Today was the day. It would be the 4th beating in as many years. Each year before, the guards arrived before sunrise; none offered me food or water, only pain. Today my captors were late – hours late. Just as I began to hope I might be overlooked this year – perhaps Allah had forgiven me at last – I heard footsteps approaching my cell. Someone was calling my name. At first, I didn’t recognize the voice. Had they changed my guards again? Wait, was that – ? Could it possibly be my brother’s voice I heard?

 

“George! Is that you?” I whispered as loud as I dared through the small hole in the door to my cell. “What are you doing here?” The next thing I knew someone jimmied the lock and the door to my cell swung open. There before me stood George with Papa and my Uncle.

 

“You are free,” Papa simply said.

 

“What?!” I shouted. “That’s not possible, the guards -“

 

“The guards are gone, vanished into the night,” Papa assured me. “There has been a coup. Chouff is ours once more.”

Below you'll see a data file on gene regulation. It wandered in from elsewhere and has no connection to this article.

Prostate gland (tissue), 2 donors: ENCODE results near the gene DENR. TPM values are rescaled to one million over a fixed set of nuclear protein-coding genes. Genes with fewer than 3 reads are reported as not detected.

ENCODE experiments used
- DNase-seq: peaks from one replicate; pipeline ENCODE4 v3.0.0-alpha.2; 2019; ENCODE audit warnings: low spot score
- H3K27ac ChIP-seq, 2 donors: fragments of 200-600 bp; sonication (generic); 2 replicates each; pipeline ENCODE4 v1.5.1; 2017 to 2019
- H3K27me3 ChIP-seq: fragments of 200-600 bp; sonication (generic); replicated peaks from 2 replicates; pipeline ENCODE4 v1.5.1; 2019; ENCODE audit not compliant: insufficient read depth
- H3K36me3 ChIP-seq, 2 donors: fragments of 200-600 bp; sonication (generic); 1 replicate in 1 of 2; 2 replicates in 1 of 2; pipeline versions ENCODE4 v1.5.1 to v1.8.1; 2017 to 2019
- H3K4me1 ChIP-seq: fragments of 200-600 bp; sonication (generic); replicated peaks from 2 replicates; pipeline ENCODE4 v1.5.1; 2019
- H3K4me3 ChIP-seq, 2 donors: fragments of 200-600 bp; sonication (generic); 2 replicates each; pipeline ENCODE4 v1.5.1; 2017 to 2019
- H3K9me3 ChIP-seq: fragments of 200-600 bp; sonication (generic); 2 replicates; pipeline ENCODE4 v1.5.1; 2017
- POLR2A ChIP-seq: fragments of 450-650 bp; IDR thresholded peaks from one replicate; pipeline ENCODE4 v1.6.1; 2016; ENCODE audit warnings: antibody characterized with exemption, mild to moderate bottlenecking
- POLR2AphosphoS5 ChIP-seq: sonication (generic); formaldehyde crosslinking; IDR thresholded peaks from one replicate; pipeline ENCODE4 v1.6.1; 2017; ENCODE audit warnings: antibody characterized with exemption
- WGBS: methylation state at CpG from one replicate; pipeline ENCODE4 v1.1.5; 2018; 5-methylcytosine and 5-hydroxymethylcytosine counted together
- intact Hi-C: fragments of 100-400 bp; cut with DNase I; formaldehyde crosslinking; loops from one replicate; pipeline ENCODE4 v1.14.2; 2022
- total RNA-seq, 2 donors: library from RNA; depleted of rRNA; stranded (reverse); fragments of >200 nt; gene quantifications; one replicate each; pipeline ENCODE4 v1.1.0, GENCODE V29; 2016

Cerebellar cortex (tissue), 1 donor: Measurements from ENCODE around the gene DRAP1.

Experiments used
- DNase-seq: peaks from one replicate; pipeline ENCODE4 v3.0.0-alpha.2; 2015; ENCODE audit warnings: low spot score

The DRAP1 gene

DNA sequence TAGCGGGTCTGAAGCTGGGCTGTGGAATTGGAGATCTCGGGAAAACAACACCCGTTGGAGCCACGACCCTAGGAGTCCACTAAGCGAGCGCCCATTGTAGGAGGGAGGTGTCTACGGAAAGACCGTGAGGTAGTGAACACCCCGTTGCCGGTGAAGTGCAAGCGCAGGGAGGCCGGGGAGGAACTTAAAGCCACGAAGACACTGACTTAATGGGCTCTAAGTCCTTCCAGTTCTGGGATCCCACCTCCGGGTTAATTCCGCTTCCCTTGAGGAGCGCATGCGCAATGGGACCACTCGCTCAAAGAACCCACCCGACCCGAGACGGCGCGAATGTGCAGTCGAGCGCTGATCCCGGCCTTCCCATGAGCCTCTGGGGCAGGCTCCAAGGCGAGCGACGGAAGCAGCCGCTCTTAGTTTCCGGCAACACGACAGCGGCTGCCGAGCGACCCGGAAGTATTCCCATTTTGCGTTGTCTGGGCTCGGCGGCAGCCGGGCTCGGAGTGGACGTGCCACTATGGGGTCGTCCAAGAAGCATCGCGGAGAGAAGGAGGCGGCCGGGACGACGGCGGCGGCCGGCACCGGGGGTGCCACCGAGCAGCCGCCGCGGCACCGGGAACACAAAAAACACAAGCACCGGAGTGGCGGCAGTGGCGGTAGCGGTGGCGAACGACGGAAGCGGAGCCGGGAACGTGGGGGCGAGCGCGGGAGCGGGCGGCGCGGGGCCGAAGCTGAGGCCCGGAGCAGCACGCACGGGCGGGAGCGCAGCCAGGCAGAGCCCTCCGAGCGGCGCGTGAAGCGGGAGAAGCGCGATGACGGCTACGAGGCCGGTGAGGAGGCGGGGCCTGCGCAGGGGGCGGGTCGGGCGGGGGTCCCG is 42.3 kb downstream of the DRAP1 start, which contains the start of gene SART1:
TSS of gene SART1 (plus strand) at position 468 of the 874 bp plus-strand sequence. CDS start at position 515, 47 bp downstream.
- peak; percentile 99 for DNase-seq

~   ~   ~



Saiad shook his head, eyes wide in disbelief. “They let you go, just like that?” he said.

 

“Not ‘just like that’,” I began, “but yes, I was free … for the moment.” 

 

Watfy tried then, “It is hard for you to understand, Saiad. You did not grow up in Lebanon. It is a different world, not like America. 2 or 3 families fight over who will run an entire region. When they fight, people die. When people die, others take revenge. It is all we have ever known,” she said with a sigh.

 

“What about the police, the government? Congress?” Saiad asked. I shook my head. “Well, if people always take revenge, how did you survive, Papa?”